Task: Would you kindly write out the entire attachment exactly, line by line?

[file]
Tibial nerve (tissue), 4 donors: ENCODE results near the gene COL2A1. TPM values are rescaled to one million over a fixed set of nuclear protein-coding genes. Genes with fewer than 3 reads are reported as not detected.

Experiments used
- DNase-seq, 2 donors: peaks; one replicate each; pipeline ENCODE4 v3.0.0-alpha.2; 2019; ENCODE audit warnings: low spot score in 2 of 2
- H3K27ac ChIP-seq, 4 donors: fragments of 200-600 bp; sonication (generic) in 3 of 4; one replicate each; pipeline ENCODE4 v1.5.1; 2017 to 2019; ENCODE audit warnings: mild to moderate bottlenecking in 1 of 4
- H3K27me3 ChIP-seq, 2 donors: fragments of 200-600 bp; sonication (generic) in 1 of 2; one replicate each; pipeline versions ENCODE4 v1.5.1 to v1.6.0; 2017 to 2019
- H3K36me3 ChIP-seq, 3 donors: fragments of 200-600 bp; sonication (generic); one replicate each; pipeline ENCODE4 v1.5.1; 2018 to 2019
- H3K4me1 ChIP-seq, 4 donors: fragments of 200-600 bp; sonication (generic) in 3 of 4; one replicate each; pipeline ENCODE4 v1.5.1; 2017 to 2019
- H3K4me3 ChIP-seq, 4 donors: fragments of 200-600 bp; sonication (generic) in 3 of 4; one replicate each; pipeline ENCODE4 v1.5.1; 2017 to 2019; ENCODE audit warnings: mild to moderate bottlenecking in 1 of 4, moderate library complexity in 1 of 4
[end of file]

Tibial nerve (tissue), 4 donors: ENCODE results near the gene COL2A1. TPM values are rescaled to one million over a fixed set of nuclear protein-coding genes. Genes with fewer than 3 reads are reported as not detected.

Experiments used
- DNase-seq, 2 donors: peaks; one replicate each; pipeline ENCODE4 v3.0.0-alpha.2; 2019; ENCODE audit warnings: low spot score in 2 of 2
- H3K27ac ChIP-seq, 4 donors: fragments of 200-600 bp; sonication (generic) in 3 of 4; one replicate each; pipeline ENCODE4 v1.5.1; 2017 to 2019; ENCODE audit warnings: mild to moderate bottlenecking in 1 of 4
- H3K27me3 ChIP-seq, 2 donors: fragments of 200-600 bp; sonication (generic) in 1 of 2; one replicate each; pipeline versions ENCODE4 v1.5.1 to v1.6.0; 2017 to 2019
- H3K36me3 ChIP-seq, 3 donors: fragments of 200-600 bp; sonication (generic); one replicate each; pipeline ENCODE4 v1.5.1; 2018 to 2019
- H3K4me1 ChIP-seq, 4 donors: fragments of 200-600 bp; sonication (generic) in 3 of 4; one replicate each; pipeline ENCODE4 v1.5.1; 2017 to 2019
- H3K4me3 ChIP-seq, 4 donors: fragments of 200-600 bp; sonication (generic) in 3 of 4; one replicate each; pipeline ENCODE4 v1.5.1; 2017 to 2019; ENCODE audit warnings: mild to moderate bottlenecking in 1 of 4, moderate library complexity in 1 of 4